|Publication number||US3971361 A|
|Application number||US 05/488,526|
|Publication date||Jul 27, 1976|
|Filing date||Jul 15, 1974|
|Priority date||Jul 15, 1974|
|Publication number||05488526, 488526, US 3971361 A, US 3971361A, US-A-3971361, US3971361 A, US3971361A|
|Original Assignee||General Electric Company|
|Export Citation||BiBTeX, EndNote, RefMan|
|Patent Citations (8), Referenced by (18), Classifications (20)|
|External Links: USPTO, USPTO Assignment, Espacenet|
1. Field of the Invention:
The invention relates to cooking utensils of lightweight and hence of low thermal mass.
2. Description of the Prior Art:
The principal materials used for cooking utensils today are medium-weight aluminum, cast iron, enamelware, glass, heat-proof glass-ceramic and stainless steel. The medium-weight aluminum utensils are the most popular because they heat evenly and quickly. The cast iron utensil if heated slowly will give satisfactory results. The enamelware utensil should only be used on low or medium heat because under certain conditions the enamel finish may tend to soften. Glass utensils also should be used only on warm, low or medium heat settings because the utensils may break with sudden temperature changes. Glass manufacturers recommend a wire grid when using glass on electric surface units. The heatproof glass-ceramic utensils distribute heat slowly and cool slowly so that only the lower heats are recommended. The stainless steel utensils are usually combined with copper, aluminum or other metals for improved heat distribution, but again they work best if used at a medium heat.
One disadvantage with cooking utensils is that in time the bottom wall tends to become warped due to uneven temperature distribution. In the United States, the most common type of electrical surface heating means is the metal sheathed electrical resistance heating element of coiled configuration. These sheathed type heaters have at best a small contact area with the utensil bottom wall, even when both the surface unit and the utensil bottom wall are reasonably flat. The surface unit coils may also become warped due to the high temperatures and the many years they are kept in service. Hence, they may become poor performers even with a utensil with a flat bottom wall.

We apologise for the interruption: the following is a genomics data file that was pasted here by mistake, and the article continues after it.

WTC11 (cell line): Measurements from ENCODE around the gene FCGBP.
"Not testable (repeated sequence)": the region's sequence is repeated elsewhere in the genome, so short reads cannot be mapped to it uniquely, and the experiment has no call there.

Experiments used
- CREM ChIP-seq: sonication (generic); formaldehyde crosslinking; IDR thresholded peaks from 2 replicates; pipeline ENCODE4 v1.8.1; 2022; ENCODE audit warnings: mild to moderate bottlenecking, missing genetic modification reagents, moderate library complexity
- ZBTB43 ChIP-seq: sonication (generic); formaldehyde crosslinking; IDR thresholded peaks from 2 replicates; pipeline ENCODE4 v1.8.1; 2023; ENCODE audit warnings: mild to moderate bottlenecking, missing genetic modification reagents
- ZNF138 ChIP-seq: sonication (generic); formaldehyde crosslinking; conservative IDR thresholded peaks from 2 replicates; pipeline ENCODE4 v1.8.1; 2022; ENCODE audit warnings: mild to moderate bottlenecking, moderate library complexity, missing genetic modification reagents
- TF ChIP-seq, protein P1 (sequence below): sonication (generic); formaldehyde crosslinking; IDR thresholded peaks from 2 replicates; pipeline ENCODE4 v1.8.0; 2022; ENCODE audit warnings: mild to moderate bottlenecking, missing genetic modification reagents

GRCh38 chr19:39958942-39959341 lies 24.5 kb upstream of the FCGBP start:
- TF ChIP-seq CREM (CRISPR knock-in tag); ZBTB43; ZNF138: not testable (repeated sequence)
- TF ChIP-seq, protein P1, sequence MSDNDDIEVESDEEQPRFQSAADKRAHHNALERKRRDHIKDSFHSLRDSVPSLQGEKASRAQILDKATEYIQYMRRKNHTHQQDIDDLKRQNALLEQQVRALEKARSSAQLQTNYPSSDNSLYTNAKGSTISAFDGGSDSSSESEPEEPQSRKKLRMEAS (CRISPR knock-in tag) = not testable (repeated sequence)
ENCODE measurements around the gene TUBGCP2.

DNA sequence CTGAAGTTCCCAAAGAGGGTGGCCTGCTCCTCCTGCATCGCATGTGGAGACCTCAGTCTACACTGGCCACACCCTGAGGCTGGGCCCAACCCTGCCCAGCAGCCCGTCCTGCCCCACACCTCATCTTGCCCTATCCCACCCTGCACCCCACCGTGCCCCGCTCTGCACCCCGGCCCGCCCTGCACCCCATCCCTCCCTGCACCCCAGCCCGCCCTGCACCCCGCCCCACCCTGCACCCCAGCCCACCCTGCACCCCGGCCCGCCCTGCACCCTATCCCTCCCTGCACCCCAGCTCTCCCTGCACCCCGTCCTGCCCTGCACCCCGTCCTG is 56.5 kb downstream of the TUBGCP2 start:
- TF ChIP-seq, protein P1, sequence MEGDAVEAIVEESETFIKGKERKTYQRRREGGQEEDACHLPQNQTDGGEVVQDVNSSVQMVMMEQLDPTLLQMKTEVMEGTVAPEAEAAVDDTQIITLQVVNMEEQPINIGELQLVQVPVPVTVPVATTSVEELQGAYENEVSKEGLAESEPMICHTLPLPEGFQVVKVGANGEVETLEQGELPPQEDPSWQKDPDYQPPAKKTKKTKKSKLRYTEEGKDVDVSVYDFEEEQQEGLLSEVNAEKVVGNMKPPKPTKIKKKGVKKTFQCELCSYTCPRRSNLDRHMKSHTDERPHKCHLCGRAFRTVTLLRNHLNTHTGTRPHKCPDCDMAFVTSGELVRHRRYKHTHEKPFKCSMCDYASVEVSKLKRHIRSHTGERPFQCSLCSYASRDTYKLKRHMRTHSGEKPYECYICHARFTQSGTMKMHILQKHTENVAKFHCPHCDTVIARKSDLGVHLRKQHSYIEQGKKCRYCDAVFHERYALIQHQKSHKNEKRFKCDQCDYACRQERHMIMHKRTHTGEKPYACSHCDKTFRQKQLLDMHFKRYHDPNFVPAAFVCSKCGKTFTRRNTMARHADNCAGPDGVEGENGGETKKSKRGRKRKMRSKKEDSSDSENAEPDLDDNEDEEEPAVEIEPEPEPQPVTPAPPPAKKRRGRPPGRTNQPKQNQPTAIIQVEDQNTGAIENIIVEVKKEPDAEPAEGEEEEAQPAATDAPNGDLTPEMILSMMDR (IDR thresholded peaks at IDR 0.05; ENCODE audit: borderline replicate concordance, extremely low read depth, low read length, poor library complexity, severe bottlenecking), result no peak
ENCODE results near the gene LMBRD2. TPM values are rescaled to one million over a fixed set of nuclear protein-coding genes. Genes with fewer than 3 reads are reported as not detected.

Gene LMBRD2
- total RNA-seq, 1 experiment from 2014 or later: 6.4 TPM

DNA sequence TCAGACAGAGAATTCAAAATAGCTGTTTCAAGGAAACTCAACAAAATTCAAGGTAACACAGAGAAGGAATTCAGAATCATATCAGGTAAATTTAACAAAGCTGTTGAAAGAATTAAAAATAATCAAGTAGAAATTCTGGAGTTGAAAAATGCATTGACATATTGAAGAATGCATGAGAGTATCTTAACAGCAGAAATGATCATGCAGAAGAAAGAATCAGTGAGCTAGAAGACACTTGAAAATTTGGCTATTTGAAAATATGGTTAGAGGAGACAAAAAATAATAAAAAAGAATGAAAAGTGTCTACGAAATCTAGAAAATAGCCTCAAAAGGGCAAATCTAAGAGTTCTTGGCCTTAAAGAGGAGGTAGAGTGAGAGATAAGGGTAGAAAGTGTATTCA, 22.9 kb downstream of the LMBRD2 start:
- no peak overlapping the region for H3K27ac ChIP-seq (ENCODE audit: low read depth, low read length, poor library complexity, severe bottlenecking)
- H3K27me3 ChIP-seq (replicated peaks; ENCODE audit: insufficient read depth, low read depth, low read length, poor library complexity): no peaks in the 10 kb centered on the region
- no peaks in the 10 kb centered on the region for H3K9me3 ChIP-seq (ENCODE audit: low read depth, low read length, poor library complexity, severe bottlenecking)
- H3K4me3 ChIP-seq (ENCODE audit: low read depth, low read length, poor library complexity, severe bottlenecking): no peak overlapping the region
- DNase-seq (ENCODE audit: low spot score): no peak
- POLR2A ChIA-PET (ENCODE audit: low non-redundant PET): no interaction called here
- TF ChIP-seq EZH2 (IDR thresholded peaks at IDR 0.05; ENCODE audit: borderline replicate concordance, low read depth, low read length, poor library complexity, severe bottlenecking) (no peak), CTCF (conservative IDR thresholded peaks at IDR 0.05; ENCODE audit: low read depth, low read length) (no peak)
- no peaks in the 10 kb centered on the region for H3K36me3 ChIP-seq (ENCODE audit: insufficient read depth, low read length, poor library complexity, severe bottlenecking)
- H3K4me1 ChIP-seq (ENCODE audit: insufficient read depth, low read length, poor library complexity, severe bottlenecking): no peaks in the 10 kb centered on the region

To offset these possibilities of poor thermal coupling between the sheathed type surface unit and a cooking utensil, the surface units are operated at very high temperatures, up to about 1600°F., at wattages that may approach 3000 watts. This high temperature high energy surface cooking system of today has been deemed necessary (1) to make cooking possible in a utensil which has a very poor thermal coupling with the surface heating unit, and (2) the sheathed type heaters have a small contact area with the utensil bottom wall. Hence, the heater temperature is brought up to temperatures as high as 1600°F in order to bring food temperatures to a temperature only between 212°F and about 450°F. At about 450°F meat starts to char badly, and all frying operations may be performed at temperatures below about 450°F.
The principal object of the present invention is to provide a low thermal mass cooking utensil with a flexible bottom wall that will have optimum thermal coupling capability with a surface heating means so as to enable the use of low energy surface heating means.
A further object of the present invention is to provide a cooking utensil of the class described with a high temperature flexible plastic bottom wall which is capable of conforming to the top surface of a surface heating means to obtain optimum thermal coupling.
A further object of the present invention is to provide a low thermal mass cooking utensil so as to permit the use of a low energy surface heating means and obtain a high thermal efficiency based upon the heat output of the surface heating means and the resulting heat input into the food placed in the cooking utensil.
The present invention, in accordance with one form thereof, relates to a low thermal mass cooking utensil with raised side walls of lightweight material and a high temperature flexible plastic sheet sealed across the bottom portion of the side walls to form a leak-proof container for cooking purposes. The bottom wall is capable of conforming to a surface heating means on which it is supported for optimum thermal coupling purposes.
This invention will be better understood from the following description taken in conjunction with the accompanying drawings and its scope will be pointed out in the appended claims.